“Today I was asked when I realized I was in the wrong body. As much as it took me a really long time to come to terms with it, I think I have known since I can remember—since I could even think about gender or notice it. I was thinking about when I was in pre-K ,and I would dress up as Cinderella and do girl things. If I decided to wear a dress or roleplay as a princess, my teachers would tell me I couldn’t do it because I was a boy. So when you have everyone in your life telling you that you’re a boy, you kind of start to believe it, even though none of it comes naturally to you.


My transition has been a very gradual, very cerebral process. For a lot of people, it’s very easy to reduce gender to bodies, and that’s terrible. So to answer that question that I was asked today, I realized I was a woman after I was already living as a woman for about a year or so. Before that, I had this platinum blond hair, acrylics, and would dress in skirts, and wear purses—but I still identified as male. I was open-minded enough, growing up, to think that even if my outward appearance was female, I could still be male. If you read enough queer theory, you realize any sort of conjunction is possible. There are boys who want experience life as women but still be boys, and that’s valid.

I never understood why people would think that men couldn’t be as beautiful as women, so for a long time I didn’t have a word for myself. I was like, ‘I’m not a boy but I can’t let myself be a woman.’ So at the time I was like, ‘OK, I’ll be something else.’ It was weird for me, and in some ways, my thinking allowed me to keep putting off how I felt inside by just covering it up with this cerebral explanation.

There is a lot of psychological tension in trying to discuss anything with gender identity.

I used to wear a lot more makeup. I fucking love Boy George, and I would put on that amount of makeup—like Boy George amounts of makeup. My eyeliner would like reach my hairline. I would go really crazy with it. I would try to overcompensate. Now I’m much more toned down, but I feel like all girls have that phase when experimenting with makeup for the first time. Though, if I started off putting on the amount of makeup I wear now, I knew I would just look like who I really am, and I think I was just not ready for that.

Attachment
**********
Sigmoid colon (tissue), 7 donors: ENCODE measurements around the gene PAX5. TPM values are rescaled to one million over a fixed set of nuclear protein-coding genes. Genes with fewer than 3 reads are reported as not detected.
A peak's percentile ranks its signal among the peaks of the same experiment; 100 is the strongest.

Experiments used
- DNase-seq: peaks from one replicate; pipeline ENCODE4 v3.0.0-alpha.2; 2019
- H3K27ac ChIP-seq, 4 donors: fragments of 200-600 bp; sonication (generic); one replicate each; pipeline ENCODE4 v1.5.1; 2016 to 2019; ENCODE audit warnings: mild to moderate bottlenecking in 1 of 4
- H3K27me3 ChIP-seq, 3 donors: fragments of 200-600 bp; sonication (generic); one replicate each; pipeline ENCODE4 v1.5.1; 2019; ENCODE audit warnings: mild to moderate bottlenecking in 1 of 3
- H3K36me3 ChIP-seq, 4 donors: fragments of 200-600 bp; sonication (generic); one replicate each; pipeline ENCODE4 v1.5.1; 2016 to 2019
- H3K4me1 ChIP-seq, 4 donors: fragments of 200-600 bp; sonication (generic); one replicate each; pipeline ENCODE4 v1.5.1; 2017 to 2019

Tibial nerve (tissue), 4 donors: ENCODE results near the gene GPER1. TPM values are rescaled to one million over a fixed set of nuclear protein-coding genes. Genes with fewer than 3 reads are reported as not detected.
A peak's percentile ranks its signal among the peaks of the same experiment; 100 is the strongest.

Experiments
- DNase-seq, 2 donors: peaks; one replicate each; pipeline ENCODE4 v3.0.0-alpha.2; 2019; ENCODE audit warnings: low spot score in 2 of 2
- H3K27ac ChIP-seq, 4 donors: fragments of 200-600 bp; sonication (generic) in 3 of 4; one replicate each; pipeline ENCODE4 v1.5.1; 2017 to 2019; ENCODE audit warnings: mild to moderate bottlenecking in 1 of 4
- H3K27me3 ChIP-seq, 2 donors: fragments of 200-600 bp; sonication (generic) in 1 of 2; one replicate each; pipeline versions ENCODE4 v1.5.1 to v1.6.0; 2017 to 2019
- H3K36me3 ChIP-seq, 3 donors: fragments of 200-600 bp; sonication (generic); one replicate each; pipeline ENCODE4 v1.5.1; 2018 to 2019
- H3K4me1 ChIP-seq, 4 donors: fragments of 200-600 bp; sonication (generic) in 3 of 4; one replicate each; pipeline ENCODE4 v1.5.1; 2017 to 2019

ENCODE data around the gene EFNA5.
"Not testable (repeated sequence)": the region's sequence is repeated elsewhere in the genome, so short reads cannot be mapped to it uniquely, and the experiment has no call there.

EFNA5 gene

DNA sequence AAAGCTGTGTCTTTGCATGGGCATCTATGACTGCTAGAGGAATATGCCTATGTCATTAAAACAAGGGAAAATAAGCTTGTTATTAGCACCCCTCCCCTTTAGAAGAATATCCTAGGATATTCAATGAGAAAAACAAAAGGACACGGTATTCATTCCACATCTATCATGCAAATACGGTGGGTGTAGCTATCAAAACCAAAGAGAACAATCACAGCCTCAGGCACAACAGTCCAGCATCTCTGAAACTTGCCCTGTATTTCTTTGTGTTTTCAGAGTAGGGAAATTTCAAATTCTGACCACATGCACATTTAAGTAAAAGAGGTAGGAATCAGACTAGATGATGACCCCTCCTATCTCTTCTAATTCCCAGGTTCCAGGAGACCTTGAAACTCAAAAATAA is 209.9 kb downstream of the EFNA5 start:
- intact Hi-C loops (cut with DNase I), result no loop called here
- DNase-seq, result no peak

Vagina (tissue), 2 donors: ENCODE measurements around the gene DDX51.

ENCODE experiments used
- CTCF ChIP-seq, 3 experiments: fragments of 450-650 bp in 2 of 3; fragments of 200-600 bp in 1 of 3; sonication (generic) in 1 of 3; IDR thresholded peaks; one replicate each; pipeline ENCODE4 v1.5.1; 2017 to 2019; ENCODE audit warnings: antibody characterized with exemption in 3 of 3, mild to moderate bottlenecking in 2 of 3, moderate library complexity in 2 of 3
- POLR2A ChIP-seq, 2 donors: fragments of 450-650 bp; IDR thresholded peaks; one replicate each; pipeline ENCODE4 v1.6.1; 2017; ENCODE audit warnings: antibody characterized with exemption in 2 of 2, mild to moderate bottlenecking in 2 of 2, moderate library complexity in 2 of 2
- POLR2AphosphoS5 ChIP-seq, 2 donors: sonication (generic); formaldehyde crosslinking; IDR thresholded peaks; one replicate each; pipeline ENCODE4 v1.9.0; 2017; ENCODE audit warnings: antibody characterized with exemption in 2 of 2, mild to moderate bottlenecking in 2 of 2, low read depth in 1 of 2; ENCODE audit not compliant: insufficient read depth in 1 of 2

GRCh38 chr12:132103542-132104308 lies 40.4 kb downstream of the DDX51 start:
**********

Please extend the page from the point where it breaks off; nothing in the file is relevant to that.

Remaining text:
I was 14 years old when I got my first taste of makeup. I was in a band as the lead singer and we were playing one of our first shows. At that point all I could get away with was straightening my hair maybe once a month. So yeah, I was at my first show, and I remember finding a Revlon retractable black eyeliner in the bathroom. I put it on my waterline, not even thinking about the fact that I could get an eye infection as I picked it up off the floor—it was disgusting. I guess the cool thing about being in a band is that there is so much more freedom. There’s the classic ‘Dude (Looks Like A Lady)‘-feel. I felt like I could wear the eyeliner, and no one would care because I was at a rock show. Then I wore it again to a crowd that was more of a hardcore scene, and it wasn’t a cool experience. They were screaming at me to get off the stage and calling me the F word. I was just like, ‘Wow, OK.’ I was 15 at that point. It was a terrible wake up call to me, all because I was wearing eyeliner—it’s not that big of a deal, and yet, people are already policing me for not performing this gender that I’m pretending to be. Obviously I was doing a shitty job at performing male. Sometimes I tell people that I really feel like I was in drag for over a decade, in the sense of performing male gender roles. I’d end the night and make sure to wipe off my eyeliner before I got home.

gota2_3263330b

I had really bad acne in high school, so I’d get away with wearing coverall and that’s it. Still, my mother would look at me from her bed—I did, and still do, my makeup in her room because it has the best lighting—and be like, ‘What are you doing?’ I used to tell my mom like, ‘Don’t worry! I’ll never wear mascara!’ But it all happens…100 YouTube tutorials later you emerge in full face [Laughs].